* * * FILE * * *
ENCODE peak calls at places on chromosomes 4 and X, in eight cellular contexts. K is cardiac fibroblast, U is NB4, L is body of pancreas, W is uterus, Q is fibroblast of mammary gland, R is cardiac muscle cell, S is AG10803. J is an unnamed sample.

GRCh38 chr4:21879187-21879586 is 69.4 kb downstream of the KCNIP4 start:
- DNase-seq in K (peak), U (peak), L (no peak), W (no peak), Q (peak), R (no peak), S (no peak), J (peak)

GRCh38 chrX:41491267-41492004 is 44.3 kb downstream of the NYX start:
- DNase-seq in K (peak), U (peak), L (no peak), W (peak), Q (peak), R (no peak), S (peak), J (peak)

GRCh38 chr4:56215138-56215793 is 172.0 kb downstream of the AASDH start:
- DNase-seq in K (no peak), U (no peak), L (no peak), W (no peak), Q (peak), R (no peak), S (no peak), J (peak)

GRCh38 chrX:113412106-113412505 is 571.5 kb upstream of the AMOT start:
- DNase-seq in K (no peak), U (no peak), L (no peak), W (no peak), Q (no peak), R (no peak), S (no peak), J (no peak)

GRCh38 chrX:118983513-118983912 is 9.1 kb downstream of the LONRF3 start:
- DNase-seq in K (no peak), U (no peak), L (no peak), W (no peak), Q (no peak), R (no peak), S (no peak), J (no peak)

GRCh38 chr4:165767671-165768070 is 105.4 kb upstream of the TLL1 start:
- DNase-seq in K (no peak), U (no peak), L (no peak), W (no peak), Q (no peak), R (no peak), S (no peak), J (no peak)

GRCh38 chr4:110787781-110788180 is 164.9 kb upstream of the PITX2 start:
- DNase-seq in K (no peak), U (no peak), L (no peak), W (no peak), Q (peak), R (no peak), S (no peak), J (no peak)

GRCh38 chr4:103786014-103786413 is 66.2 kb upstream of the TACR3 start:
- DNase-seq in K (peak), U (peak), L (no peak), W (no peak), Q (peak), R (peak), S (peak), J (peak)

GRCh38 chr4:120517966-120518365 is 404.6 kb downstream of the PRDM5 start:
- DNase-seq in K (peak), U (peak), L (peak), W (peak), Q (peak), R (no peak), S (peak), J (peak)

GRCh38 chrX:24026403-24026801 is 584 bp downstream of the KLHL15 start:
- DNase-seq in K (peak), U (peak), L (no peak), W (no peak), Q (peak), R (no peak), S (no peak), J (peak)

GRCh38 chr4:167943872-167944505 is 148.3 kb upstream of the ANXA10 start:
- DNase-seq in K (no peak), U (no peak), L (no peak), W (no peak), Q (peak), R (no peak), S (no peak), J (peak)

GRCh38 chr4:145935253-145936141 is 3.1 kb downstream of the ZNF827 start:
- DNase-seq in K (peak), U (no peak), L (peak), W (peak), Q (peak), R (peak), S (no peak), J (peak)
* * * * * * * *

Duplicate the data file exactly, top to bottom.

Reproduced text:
ENCODE peak calls at places on chromosomes 4 and X, in eight cellular contexts. K is cardiac fibroblast, U is NB4, L is body of pancreas, W is uterus, Q is fibroblast of mammary gland, R is cardiac muscle cell, S is AG10803. J is an unnamed sample.

GRCh38 chr4:21879187-21879586 is 69.4 kb downstream of the KCNIP4 start:
- DNase-seq in K (peak), U (peak), L (no peak), W (no peak), Q (peak), R (no peak), S (no peak), J (peak)

GRCh38 chrX:41491267-41492004 is 44.3 kb downstream of the NYX start:
- DNase-seq in K (peak), U (peak), L (no peak), W (peak), Q (peak), R (no peak), S (peak), J (peak)

GRCh38 chr4:56215138-56215793 is 172.0 kb downstream of the AASDH start:
- DNase-seq in K (no peak), U (no peak), L (no peak), W (no peak), Q (peak), R (no peak), S (no peak), J (peak)

GRCh38 chrX:113412106-113412505 is 571.5 kb upstream of the AMOT start:
- DNase-seq in K (no peak), U (no peak), L (no peak), W (no peak), Q (no peak), R (no peak), S (no peak), J (no peak)

GRCh38 chrX:118983513-118983912 is 9.1 kb downstream of the LONRF3 start:
- DNase-seq in K (no peak), U (no peak), L (no peak), W (no peak), Q (no peak), R (no peak), S (no peak), J (no peak)

GRCh38 chr4:165767671-165768070 is 105.4 kb upstream of the TLL1 start:
- DNase-seq in K (no peak), U (no peak), L (no peak), W (no peak), Q (no peak), R (no peak), S (no peak), J (no peak)

GRCh38 chr4:110787781-110788180 is 164.9 kb upstream of the PITX2 start:
- DNase-seq in K (no peak), U (no peak), L (no peak), W (no peak), Q (peak), R (no peak), S (no peak), J (no peak)

GRCh38 chr4:103786014-103786413 is 66.2 kb upstream of the TACR3 start:
- DNase-seq in K (peak), U (peak), L (no peak), W (no peak), Q (peak), R (peak), S (peak), J (peak)

GRCh38 chr4:120517966-120518365 is 404.6 kb downstream of the PRDM5 start:
- DNase-seq in K (peak), U (peak), L (peak), W (peak), Q (peak), R (no peak), S (peak), J (peak)

GRCh38 chrX:24026403-24026801 is 584 bp downstream of the KLHL15 start:
- DNase-seq in K (peak), U (peak), L (no peak), W (no peak), Q (peak), R (no peak), S (no peak), J (peak)

GRCh38 chr4:167943872-167944505 is 148.3 kb upstream of the ANXA10 start:
- DNase-seq in K (no peak), U (no peak), L (no peak), W (no peak), Q (peak), R (no peak), S (no peak), J (peak)

GRCh38 chr4:145935253-145936141 is 3.1 kb downstream of the ZNF827 start:
- DNase-seq in K (peak), U (no peak), L (peak), W (peak), Q (peak), R (peak), S (no peak), J (peak)